Are all 700R4 transmissions the same? Not really

The short answer is no, they are not the same. There are quite a few varieties with differences in terms of bolt patterns, valve body, governor, and the year model.

How Do 700R4 Transmissions Differ?

The 700R4 transmissions differ in that we have the original 700R4 transmission and the 4L60 transmission, which has its sister 4L60-E transmission.

The 4L60 transmission is just the 700R4 transmission that was redesignated in 1990. Essentially, it was only a name change from 700R4 to 4L60 without significant mechanical changes.

The digit “4” in the 4L60 transmission suggests that it’s a 4-speed transmission just like its predecessor. The letter “L” indicates that the transmission is positioned lengthwise.

The digits “60” mean that the transmission supports applications up to 6000 lbs gross vehicle weight (GVW). The original 700R4 transmission, on the other hand, was produced between 1982 and 1993.

But it continued to sell until 1993 when it was completely phased out by the latter.

Unlike the 4L60 transmission or the 700R4 transmission, the 4L60-E transmission has a 6-bolt “hex” rear bolt pattern and a removable bell housing.

Distinct from the 4L60 or 4L60-E transmissions that have a standard casting for the casing across the board, the 700R4 comes with two different castings for the casings.

One is the standard car version and another is cast slightly thicker and known as the “K” case. This is meant for the 700R4 transmission used in heavy-duty vehicles like trucks.

What’s more, the 700R4 transmission differs from the 4L60 and 4L60-E transmissions in that it’s further subdivided into two versions. One is intended for 2-wheel drive cars another is meant for 4-wheel drive cars.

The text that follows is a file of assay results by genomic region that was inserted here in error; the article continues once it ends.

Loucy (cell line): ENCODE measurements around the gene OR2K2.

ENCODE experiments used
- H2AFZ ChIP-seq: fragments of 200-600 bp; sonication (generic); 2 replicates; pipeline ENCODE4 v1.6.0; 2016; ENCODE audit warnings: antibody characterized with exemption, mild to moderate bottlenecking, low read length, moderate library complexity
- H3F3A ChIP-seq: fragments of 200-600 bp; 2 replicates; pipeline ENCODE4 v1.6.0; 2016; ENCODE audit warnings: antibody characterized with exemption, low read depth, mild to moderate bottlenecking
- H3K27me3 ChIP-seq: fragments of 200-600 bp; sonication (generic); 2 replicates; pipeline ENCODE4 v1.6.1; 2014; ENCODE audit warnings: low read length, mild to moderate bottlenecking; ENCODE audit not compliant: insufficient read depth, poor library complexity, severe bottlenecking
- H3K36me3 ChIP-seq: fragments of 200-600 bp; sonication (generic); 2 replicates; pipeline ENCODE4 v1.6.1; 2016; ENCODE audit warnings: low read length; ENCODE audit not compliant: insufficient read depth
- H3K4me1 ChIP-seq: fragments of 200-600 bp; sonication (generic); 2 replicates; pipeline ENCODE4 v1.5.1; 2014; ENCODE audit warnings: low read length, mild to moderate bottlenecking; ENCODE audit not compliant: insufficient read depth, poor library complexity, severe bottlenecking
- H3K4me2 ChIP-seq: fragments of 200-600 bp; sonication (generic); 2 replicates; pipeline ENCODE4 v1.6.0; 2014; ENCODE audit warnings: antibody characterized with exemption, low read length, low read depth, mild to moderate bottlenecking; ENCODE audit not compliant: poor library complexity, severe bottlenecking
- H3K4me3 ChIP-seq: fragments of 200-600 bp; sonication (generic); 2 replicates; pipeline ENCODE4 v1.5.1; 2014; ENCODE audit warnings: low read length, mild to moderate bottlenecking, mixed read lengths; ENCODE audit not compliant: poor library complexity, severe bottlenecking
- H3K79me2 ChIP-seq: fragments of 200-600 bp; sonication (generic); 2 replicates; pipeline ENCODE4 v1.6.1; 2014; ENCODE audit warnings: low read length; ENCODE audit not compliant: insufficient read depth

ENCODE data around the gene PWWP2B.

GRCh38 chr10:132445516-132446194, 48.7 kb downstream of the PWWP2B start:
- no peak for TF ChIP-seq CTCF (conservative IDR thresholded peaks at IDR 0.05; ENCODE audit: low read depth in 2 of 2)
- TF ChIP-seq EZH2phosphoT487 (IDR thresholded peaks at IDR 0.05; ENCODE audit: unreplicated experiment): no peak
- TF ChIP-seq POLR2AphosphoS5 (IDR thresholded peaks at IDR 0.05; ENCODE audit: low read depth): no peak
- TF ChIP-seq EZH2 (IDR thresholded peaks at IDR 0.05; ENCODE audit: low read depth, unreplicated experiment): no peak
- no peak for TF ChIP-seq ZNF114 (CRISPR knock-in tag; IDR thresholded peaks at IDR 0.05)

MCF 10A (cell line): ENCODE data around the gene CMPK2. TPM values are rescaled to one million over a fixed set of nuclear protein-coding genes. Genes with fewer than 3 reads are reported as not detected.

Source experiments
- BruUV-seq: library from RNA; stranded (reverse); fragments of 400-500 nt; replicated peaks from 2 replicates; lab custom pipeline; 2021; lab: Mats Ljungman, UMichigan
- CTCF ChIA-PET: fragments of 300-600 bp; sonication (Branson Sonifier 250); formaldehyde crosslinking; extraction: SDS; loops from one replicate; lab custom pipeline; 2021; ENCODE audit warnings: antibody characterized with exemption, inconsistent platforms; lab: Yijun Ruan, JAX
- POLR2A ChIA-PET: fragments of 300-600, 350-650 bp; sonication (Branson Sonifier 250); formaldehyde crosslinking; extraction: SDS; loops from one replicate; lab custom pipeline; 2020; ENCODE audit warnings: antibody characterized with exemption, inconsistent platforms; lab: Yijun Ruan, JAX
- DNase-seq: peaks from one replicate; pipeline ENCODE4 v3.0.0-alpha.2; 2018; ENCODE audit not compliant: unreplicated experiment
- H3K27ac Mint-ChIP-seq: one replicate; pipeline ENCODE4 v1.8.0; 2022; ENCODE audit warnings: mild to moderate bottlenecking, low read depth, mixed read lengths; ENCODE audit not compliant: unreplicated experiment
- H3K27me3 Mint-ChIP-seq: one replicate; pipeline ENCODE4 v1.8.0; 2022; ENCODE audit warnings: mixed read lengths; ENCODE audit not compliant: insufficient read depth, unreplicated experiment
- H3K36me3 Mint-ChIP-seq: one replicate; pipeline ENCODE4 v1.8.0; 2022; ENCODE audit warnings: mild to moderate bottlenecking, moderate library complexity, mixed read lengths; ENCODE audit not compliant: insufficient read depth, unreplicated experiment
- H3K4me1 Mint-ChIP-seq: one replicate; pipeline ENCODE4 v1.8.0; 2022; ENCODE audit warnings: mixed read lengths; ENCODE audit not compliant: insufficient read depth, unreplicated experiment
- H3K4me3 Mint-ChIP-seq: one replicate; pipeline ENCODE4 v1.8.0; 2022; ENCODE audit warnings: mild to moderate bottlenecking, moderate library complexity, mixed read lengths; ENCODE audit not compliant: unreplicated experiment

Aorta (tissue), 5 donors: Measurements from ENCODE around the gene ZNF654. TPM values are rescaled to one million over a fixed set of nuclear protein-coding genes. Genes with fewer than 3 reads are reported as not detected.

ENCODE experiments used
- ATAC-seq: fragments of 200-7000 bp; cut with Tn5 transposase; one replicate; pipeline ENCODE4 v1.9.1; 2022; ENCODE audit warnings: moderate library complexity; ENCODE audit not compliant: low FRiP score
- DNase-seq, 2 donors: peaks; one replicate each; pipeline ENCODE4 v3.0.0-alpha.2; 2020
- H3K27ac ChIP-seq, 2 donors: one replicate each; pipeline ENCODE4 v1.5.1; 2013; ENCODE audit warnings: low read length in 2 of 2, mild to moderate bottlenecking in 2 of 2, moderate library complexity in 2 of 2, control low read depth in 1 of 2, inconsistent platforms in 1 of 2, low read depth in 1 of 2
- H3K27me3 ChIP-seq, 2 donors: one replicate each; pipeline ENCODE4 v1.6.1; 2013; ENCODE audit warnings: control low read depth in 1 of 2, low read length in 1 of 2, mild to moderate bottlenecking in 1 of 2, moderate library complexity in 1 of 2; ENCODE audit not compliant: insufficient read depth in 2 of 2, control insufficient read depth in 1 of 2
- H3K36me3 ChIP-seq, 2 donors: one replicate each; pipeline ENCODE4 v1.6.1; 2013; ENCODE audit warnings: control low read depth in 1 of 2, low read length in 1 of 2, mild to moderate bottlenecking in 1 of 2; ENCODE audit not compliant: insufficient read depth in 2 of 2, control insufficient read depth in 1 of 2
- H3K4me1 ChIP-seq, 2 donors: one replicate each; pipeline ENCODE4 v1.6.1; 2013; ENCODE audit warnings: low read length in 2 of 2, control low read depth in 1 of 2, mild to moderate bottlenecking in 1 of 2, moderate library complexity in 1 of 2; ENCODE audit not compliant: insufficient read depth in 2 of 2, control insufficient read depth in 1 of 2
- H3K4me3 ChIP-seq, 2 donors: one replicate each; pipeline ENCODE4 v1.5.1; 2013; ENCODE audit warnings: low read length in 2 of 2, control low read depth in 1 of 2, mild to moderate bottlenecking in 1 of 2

The former has a longer output shaft, whereas the latter has a shorter output shaft. The 4L60 and 4L60-E transmissions, on the other hand, can be used in both types of vehicles.

Furthermore, the 700R4 transmissions built between 1982 and 1984 came with a 27-spline input shaft. On the contrary, those manufactured after this period featured a 30-spline input shaft, making them more desirable.

However, both versions can be interchanged with the help of a proper mating torque converter.

As if that’s not enough, these hydraulically-controlled automatic transmissions(the 700R4, 4L60, and 4L60-E) used different detent cables, depending on the car the donor transmission came from.

Additionally, the original 700R4 transmission comes with an overall length of 30.75 inches in all vehicles except the Corvettes. Here, it’s 29.875 inches long, with all factors remaining constant.

Furthermore, the 700R4 transmissions come with varying torque capacities, depending on the production year. However, you can expect a max gearbox torque of 650 lb-ft and max engine torque of around 350 lb-ft on all units.

Finally, 700R4 transmissions vary in that some come with and others come without a lock-up torque converter.

What Chevy/GMC Year Model Has the 700R4 Transmission?


  • Caprice: 1982-1992.
  • S10 Blazer: 1989-1992.
  • Camaro: 1983-1992.
  • Astro Van: 1985-1992.
  • Corvette: 1982-1992.
  • Blazer: 1982-1991.
  • Suburban: 1984-1992.
  • S10 Pickup: 1989-1991.


  • Safari Van: 1983-1990.
  • S15 Pickup: 1983-1991.
  • S10 / S15 Sonoma: 1983-1991.
  • Syclone: 1991-1992.
  • Jimmy: 1982-1993.

The Price Range of 700R4 Second-Hand Transmission

Though discontinued in the early 90s, 700R4 transmissions exist either as used units or aftermarket units(usually used units that have been rebuilt).

The second-hand units are mostly found in car salvage yards and can sell for anywhere between $150 and $400. It all depends on the year of manufacture and how many miles it has on it.

The Price Range of 700R4 Aftermarket Transmission

Aftermarket 700R4 transmissions are much more expensive than their second-hand counterparts. You’ll need to part with between $650 and $1200 to acquire one, depending on whether it comes with add-ons like a torque converter and additional features of modern transmissions.


Launched by General Motors in 1982, the 700R4 transmission was used in cars up to 1993 when it was redesigned and renamed 4L60 and, later, 4L60-E.

Ever since it was launched, the 4-speed automatic transmission has been offered in a few versions with slightly varying aspects including application suitabilities and casting designs for the casings.

So, next time someone claims that all 700R4 transmissions are the same, tell them that they are fundamentally wrong.

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